A Father-Daughter Team
Bill Williams And Justine Williams-Lara
by John "Jay" Norris
Bill M. Williams (BW), a former psychotherapist and founder of the Profitunity Trading Group, has more than 49 years of trading experience. Besides coaching traders in private tutorials, his three best-selling books -- Trading Chaos, New Trading Dimensions, and Trading Chaos: Second Edition -- have contributed to furthering his unique trading concepts. He is also well known on the speaker circuit, with a loyal following of high-level traders. He has taught seminars throughout Europe, Asia, and the US on subjects including the fractal of the Elliott wave, the money flow index, the "Wise Men," and the Profitunity "Alligator."
His daughter, Justine Williams-Lara (JWL), is the president of the Profitunity Trading Group. She has been actively trading for 14 years in both the stock and commodity markets. She too has trained traders in the Profitunity methodology and teaches private tutorial classes in her office in California. Trading is her life, she says, and teaching others to trade for their freedom is what makes her continue her father's work.
John "Jay" Norris (JN), senior market strategist at Brewer Futures Group, interviewed the Williamses in person on February 23, 2008, in Southern California.
We've been teaching to trade for decades now, and one of the things that almost 100% of all new traders do is get in and out too often.
Can you tell us how you did last year trading?
BW: Last year was our best year ever. I've been trading now for a half century, and the year before last was our best up until that point, and last year was better than that. I trade only stocks now, but most of my career I'd been trading commodities. [Earlier, Williams explained how he has substituted many of the commodity markets with ETFs in the stock market. --JN]
Last year, we had several different accounts, and one account was up over 100%. [This account is his everyday account from which he takes the profits once a month and buys physical gold and interest-bearing gold certificates.] The big account was up over 40%. We started something a couple of years ago because I believe one of the things that hurts people's trading is that they get in and out too much, too quickly. So I am a trend trader and like to stay in the market as long as possible. I made the decision two years ago that on January 1, I would put on a trade and would not get out of it come hell or high water until the end of the year, and that one trade was up 40% that year, and then up 50% the year before, so by our standards we've done quite well.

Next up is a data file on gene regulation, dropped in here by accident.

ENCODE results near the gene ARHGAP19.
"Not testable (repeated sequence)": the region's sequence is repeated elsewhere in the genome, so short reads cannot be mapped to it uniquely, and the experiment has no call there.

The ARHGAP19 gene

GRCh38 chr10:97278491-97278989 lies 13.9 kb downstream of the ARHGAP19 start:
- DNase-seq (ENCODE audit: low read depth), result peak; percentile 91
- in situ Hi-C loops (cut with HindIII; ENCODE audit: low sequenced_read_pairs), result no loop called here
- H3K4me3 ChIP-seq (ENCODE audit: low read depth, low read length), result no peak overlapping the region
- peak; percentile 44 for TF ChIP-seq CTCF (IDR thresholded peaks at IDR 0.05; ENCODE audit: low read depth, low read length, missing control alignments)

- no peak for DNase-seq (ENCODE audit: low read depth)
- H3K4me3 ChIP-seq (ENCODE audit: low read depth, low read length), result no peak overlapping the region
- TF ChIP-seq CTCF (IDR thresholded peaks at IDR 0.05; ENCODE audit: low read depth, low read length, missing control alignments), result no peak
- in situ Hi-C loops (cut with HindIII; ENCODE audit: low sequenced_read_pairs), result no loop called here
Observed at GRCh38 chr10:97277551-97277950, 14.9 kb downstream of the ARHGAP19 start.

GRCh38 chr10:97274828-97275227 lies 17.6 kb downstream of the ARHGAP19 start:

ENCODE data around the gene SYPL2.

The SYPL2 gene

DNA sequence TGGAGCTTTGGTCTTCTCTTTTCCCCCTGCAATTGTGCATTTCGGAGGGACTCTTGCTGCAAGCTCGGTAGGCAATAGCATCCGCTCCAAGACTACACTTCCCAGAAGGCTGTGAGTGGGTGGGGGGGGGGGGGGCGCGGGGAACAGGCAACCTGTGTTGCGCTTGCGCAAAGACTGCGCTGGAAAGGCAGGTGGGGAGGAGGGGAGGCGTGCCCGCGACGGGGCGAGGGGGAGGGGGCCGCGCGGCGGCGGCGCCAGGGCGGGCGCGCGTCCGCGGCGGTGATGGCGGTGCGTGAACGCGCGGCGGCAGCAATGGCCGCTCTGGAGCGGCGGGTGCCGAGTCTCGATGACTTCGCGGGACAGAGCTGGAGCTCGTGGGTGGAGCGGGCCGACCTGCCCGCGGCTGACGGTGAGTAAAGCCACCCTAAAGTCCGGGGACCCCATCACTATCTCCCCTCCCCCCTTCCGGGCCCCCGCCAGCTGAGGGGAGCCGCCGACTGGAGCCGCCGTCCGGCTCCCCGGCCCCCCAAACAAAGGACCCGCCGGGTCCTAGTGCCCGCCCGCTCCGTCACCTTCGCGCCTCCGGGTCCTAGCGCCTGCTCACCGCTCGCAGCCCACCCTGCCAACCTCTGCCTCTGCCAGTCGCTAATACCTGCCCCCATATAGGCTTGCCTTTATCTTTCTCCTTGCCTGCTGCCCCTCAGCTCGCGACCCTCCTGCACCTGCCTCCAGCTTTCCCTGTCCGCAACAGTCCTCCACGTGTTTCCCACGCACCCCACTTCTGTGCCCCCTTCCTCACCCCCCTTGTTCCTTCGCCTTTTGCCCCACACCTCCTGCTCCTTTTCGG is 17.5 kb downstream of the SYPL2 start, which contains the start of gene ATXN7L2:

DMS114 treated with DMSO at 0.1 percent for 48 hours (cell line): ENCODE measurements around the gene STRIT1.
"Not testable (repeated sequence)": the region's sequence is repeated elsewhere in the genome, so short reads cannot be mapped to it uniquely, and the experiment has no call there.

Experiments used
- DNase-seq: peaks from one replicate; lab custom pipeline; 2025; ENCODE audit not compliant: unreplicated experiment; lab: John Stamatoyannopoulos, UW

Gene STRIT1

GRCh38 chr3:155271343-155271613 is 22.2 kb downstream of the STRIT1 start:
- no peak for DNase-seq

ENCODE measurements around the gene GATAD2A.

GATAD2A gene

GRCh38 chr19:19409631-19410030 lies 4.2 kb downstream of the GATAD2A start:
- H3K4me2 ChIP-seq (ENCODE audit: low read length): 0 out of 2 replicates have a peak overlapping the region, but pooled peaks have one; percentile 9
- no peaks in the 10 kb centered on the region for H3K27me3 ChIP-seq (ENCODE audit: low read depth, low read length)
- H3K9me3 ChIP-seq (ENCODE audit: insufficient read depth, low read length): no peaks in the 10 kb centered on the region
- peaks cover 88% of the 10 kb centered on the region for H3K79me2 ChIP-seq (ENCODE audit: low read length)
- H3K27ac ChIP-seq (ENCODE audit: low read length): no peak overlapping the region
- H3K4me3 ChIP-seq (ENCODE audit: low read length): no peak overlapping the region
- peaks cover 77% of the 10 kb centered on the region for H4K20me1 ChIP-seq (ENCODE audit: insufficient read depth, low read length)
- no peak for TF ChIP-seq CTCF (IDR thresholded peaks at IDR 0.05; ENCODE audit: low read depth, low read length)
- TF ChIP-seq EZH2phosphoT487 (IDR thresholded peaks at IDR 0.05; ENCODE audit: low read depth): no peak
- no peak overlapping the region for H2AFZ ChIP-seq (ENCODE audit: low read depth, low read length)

I know you're quite an experienced trader and know a bit about commodities. Was there any one trade or campaign over the last few years that stands out for you?
BW: Yes. There have been quite a few. Here we are at the beginning of 2008 and the dollar is going down real fast and anything that is measured by the dollar is getting more expensive, whether it's wheat or gold or currencies. If you look at gold, for example, it has gone up tremendously in dollars. But if you look at gold in some of the foreign currencies, the chart doesn't look nearly as bullish as it does in dollars. So what we're really talking about -- and as we speak, we are in a housing slump -- is most people were thinking they were making money on their houses and now they are finding out they weren't making that much money, and the underlying structure of this market is that the dollar is going down, so anything valued in dollars is going to be more expensive.
So it's safe to say you're a trend trader?
BW: Absolutely. We've been teaching people to trade for decades now, and one of the things that almost 100% of all new traders do is they get in and out too often. We've had our best success where we've analyzed the market, tried to figure out what the long-term trend is and get in and stay in for a while, so yes I am definitely a trend trader. Now, one of the ways we get into a trade is if we see that a trend has overextended itself. We have what we call a bullish/bearish divergent bar or period where we have indicators that show us that the market has gone up too fast, so we know how to counter-trend trade that market. Often, our first entry into a market is with this countertrend signal.
What time frame do you trade?
BW: Basically, I only trade the dailies. I spent many decades looking at the markets every moment of the day. In fact, one time my wife challenged me to eat lunch away from the screen. For 12 years or so, she brought me lunch every day [while I watched] the screen. If she didn't bring me my lunch, I didn't eat. And what I found once she got me off the screen was that the less time I spent in front of the screen, the more money I made.
...Continued in the July 2008 issue of Technical Analysis of STOCKS & COMMODITIES
Excerpted from an article originally published in the July 2008 issue of Technical Analysis of STOCKS & COMMODITIES magazine. All rights reserved. © Copyright 2008, Technical Analysis, Inc.
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